This is four verses (1, 3, 4 and 6) of a six-verse poem, written by one Robert Surtees in 1807 to a pre-existing tune. Surtees sent it to James Hogg for publication, presenting it as a folk survival of a ballad composed by the Jacobite Lord Derwentwater on the eve of his execution in 1716. It started life as a forgery, in other words. However, it did enter the tradition later on – although people are generally even more selective that I was about which verses they sing – and the tune is now generally known by the name of the song.
Execution by beheading is something I wouldn’t wish on anyone, but beyond that I don’t have much sympathy for Lord D and his family; being Catholic is one thing, but declaring for Charles I and James III in the space of 70 years just seems like asking for trouble. In any case, his father’s ancient seat had only been Chez Radclyffe for ninety-odd years (his great-great-grandfather had married the Dilston heiress in 1621 and died in 1622) – and a stranger never did call the place his, as it was left to rot shortly after the execution. (Derwentwater couldn’t have known this, of course, but Surtees could.) Still, nice tune.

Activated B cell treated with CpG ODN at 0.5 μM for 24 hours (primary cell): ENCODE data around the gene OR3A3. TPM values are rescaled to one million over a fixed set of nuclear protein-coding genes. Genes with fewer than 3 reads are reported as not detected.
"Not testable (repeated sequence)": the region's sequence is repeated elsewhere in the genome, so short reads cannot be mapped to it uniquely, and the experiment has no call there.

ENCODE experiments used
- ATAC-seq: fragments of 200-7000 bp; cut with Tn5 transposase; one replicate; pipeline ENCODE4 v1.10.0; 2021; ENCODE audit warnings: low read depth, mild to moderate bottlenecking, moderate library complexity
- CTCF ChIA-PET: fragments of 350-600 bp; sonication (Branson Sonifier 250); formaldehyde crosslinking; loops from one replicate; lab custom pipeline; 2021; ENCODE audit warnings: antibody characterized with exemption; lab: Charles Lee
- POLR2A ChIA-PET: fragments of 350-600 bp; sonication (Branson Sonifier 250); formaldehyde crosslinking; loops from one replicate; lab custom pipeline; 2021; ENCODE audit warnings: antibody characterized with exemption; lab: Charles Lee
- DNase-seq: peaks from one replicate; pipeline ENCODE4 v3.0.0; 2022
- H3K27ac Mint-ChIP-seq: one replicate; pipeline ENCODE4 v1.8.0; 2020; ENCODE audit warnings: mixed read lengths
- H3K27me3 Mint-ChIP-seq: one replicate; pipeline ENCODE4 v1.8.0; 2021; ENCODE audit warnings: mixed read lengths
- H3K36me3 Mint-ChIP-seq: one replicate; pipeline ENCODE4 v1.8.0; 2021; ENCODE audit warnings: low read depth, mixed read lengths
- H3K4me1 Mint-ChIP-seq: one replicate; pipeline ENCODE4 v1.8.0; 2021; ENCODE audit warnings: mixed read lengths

Plus! for the first time!! instrumental backing!!! Through the magic of multi-tracking, I accompany myself here on a Bontempi reed organ with a noisy fan and six dead keys. (The keys are important because they narrow the range of the instrument, which meant that I couldn’t play the whole tune in the key I wanted; I had to play it in G and pitch-shift the recording into D. If you listen carefully to the beginning of the track, you can hear the fan being pitch-shifted.) The accompaniment is mostly a drone, but I begin by picking out the tune. I wanted to give the impression of playing it quite badly, although it’s quite an artificial impression – in reality I’m much more likely to get the wrong notes and grind to a halt than just to play the right notes slowly. Towards the end you can hear the tune again, this time on whistle (not pitch-shifted). And right at the end you can hear… well, you find out.